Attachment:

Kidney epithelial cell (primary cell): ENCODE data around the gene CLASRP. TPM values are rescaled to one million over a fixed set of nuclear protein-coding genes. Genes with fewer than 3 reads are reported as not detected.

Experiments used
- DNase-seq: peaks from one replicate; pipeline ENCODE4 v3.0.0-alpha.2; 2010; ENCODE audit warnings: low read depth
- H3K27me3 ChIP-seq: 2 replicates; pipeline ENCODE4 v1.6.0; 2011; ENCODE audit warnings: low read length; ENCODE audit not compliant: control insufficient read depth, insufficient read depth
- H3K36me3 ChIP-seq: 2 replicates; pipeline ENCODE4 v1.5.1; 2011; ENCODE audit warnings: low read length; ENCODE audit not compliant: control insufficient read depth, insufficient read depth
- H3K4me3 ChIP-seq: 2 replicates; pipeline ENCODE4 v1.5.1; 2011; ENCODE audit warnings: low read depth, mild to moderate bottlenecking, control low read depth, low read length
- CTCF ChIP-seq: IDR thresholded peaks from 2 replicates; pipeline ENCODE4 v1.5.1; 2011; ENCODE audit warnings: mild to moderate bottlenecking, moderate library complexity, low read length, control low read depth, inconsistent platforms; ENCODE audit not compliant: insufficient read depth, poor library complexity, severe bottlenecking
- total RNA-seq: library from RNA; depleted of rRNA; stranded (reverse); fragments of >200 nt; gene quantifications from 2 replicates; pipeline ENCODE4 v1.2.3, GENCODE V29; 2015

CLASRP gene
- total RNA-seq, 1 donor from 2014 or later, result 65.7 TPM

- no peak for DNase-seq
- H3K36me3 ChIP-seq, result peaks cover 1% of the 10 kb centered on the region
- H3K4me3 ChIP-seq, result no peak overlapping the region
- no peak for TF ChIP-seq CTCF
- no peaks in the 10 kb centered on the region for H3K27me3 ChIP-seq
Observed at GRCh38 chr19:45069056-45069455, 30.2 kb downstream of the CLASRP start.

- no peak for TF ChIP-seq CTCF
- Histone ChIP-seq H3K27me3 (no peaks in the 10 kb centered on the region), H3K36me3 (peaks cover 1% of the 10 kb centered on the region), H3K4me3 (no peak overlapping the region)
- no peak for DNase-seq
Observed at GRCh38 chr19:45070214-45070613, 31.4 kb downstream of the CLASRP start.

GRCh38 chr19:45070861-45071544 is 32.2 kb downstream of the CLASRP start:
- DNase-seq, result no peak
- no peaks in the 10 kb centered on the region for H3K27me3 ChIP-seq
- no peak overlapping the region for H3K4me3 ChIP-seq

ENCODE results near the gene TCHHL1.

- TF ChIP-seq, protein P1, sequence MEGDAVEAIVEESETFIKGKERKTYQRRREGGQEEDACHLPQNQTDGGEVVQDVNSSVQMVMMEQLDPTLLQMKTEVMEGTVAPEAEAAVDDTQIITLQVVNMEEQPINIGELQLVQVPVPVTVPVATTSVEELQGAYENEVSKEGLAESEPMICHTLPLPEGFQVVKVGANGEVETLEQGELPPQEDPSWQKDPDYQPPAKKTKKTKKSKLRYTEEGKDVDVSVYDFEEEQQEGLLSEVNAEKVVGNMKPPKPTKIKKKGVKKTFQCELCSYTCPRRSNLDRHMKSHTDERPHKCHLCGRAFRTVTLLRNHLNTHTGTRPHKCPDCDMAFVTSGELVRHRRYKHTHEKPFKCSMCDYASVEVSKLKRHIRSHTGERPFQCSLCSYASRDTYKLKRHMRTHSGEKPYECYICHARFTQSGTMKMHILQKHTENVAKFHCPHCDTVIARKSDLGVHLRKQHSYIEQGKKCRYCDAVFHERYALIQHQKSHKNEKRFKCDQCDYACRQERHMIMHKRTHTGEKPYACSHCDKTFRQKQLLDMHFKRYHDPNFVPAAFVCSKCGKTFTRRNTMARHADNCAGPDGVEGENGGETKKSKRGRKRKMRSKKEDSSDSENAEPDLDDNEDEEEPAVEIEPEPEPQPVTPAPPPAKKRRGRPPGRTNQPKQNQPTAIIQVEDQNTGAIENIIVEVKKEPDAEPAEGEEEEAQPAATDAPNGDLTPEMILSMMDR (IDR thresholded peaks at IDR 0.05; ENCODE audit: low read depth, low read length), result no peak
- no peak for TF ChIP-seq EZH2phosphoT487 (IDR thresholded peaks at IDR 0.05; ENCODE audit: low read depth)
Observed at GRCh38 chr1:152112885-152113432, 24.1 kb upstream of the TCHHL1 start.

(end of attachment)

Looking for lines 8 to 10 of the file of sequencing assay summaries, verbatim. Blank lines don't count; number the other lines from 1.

- total RNA-seq: library from RNA; depleted of rRNA; stranded (reverse); fragments of >200 nt; gene quantifications from 2 replicates; pipeline ENCODE4 v1.2.3, GENCODE V29; 2015

CLASRP gene
- total RNA-seq, 1 donor from 2014 or later, result 65.7 TPM